In 1923 Arthur Compton shone X-rays onto a block of graphite and found that they bounced off with their energy reduced exactly as would be expected if they were composed of particles colliding with electrons in the graphite. This was the first indication of radiation’s particle-like nature.
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Alice was beginning to wish that she hadn’t been quite so curious about why a rabbit would be carrying a pocket watch, and that she hadn’t followed the White Rabbit down that rabbit hole to find out. But she had been, and she did, and now she found herself hopelessly lost in this dark wood, not knowing which way to go.
Feeling sorry for herself, she sighed and sat down beneath a big tree to think.
“Proposition 1,” she began. “A path goes from point A to point B. Proposition 2: I am at point A. Proposition 3: I wish to get to point B. Conclusion: I must find a path from A to B.”
Feeling very satisfied with herself, she looked around. “But there are no paths in this forest!” she said, and sighed again.
But when she looked down again, she saw a path that began at her feet and meandered away through the trees.
“I’m certain that wasn’t there before,” she thought.
But under the axiom that a path must invariably lead somewhere, she decided to follow it.
This particular path however seemed to have never heard of that axiom, showing no inclination to go anywhere at all! It simply looped around, and tied itself into knots, and pretty soon Alice found herself right back at the very same tree she had started from.
Only now there was a large gray cat sitting in it.
Looking up at the Cat, she began, "Sir, would you tell me, please, which way I ought to go from here?"
"That depends a good deal on what you mean by the words 'way', 'go', and 'here'," said the Cat.
Unperturbed, Alice tried another question: "What sort of people live around here?" and followed it with philosophically precise definitions of ‘here’, ‘people’, ‘live’ and, just to be sure, ‘what’, ‘sort’ and’ around".
Satisfied, the Cat replied, "In that direction," waving a paw, "lives a Hatter, and in that direction," waving the other paw, "lives a March Hare. Visit either you like; they're both postmodern philosophers."
Alice looked in the directions that the Cat had indicated. "But I don't want to go among postmodernists!" she thought.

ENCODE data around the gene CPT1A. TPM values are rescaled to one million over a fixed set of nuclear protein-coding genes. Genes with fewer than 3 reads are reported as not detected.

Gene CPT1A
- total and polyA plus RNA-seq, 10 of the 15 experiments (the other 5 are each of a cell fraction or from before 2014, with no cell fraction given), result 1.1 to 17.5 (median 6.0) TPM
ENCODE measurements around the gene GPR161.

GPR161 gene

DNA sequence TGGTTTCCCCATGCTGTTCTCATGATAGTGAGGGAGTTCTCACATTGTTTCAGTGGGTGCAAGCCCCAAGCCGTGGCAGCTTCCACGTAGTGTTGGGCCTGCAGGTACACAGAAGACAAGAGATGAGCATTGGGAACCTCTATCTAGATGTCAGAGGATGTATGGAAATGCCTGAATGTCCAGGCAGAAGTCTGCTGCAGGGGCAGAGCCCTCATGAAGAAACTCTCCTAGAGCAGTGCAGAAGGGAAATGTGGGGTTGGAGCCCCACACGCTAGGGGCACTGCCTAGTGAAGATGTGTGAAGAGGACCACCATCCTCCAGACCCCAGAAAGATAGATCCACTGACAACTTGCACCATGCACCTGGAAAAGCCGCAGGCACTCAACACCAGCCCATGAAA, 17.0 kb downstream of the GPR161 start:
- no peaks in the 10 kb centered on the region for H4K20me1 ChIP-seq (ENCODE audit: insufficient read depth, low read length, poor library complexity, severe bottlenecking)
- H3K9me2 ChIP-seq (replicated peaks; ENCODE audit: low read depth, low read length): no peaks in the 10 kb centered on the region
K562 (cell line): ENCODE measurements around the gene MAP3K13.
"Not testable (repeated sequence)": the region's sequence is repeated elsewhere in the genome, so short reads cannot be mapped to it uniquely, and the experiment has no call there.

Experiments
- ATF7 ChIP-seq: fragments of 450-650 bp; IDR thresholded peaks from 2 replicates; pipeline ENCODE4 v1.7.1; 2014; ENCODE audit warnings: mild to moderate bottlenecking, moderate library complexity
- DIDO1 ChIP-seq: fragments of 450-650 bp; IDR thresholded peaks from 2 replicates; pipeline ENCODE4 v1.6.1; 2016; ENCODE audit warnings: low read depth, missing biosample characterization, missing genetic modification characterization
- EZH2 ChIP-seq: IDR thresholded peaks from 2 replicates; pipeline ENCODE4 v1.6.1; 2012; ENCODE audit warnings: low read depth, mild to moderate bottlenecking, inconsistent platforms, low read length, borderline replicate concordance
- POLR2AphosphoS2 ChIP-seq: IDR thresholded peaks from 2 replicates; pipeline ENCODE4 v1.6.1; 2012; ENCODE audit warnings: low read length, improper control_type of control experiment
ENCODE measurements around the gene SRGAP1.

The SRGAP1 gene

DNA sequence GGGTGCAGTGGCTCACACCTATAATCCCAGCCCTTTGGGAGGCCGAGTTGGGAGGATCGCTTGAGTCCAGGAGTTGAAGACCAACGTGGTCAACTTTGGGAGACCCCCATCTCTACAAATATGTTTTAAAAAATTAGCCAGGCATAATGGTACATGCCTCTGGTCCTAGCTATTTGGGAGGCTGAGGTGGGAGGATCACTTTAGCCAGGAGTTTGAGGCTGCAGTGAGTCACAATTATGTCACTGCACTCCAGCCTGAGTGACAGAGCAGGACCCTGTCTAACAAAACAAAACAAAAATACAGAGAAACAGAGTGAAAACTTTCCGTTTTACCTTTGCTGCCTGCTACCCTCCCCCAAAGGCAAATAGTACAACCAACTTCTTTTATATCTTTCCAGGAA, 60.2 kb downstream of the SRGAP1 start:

Turning back towards the tree, she was surprised to see there was now an orange cat sitting where the gray cat had just been.
"Could you tell me where the gray cat went?" Alice asked politely.
The Cat sniffed and replied, "I’ve no idea. I've been sitting here, by myself, all day and, as you can see, I am an orange cat! I have always been an orange cat! I always will be an orange cat!"
Then, just as he was about to start into his familiar recitation of how his ancestors had come over with William of Orange, which he regularly bores all his friends to death with, he changed into a white Persian cat, and then into a Norwegian Forest cat, and then into a black-and-tan Tabby.
Alice, feeling proud of herself (for they had just covered the new theories coming from the Continent in her lessons the previous week), realized then that he was actually a Schroedinger cat. "Your wave function," she explained, "consists of a superposition of different eigenstates of, I suppose, a 'Catness' operator." Although she did wonder why his wave function, after collapsing to an eigenstate, didn't stay collapsed like a proper wave function.
"Perhaps it's artistic license," she thought.
Then, to show off her new knowledge, she launched into a long discourse on wave-particle duality, entanglement, and both the Copenhagen and the many-worlds interpretations.
"Stuff and nonsense!" replied the Cat. Being a cat, and a 19th-century one at that, he was of course a firm believer in Newtonian determinism and would have none of this new-fangled Germanic uncertainty. Just thinking about it, he said, made him quite giddy!
Alice then noticed a large steel box, with an open trap door at the top, lying on the ground behind the tree. "I see you're admiring my box," said the Cat. "It is a lovely box, isn't it? A gift from a human pet of mine. Although I'm not entirely certain what all that stuff inside is for."
Moving closer, Alice could see some sort of complicated apparatus in the box, with a Geiger counter and a broken glass vial. She thought it best though not to look any further, for fear of what else might be in there.
"But when I first saw you," asked the Siamese cat who now sat in the tree, "and you inquired about a 'Mr. Dodgson', didn't you have rather short dark hair?"
Alice thought this question very curious. Perturbed, she started to wonder if she might, likewise, be a Schroedinger Alice! " . . . and consist of a superposition of Tenniel-Alice and Liddell-Alice states!" Alice was certain she would not care for that at all, "for it would cause all sorts of confusion!"
These deep metaphysical waters were beginning to make poor Alice's head quite dizzy. “Things used to be so simple,” she sighed and decided it was time to say goodbye to the Schroedinger Cat. She had seen hatters before, so she thought to pay a visit to the March Hare, even if he was a postmodernist.
She thanked the Cat for the directions and started off down the path. But after a bit she wondered, "Did he say this goes to the March Hare's or to the Hatter's house?" and turned around to ask him. In the distance, she could just make out the Cat in his tree, but now rapidly disappearing and reappearing in a quite curious, flickering sort of fashion.
Alice remembered what her tutor had taught her about double-slit experiments and quantum interference, and decided not to disturb him further. As she continued her walk, she tried to recall what Derrida had written on the deconstruction of mid-19th-century Victorian literature.
"For it is almost certain to come up," she said to herself.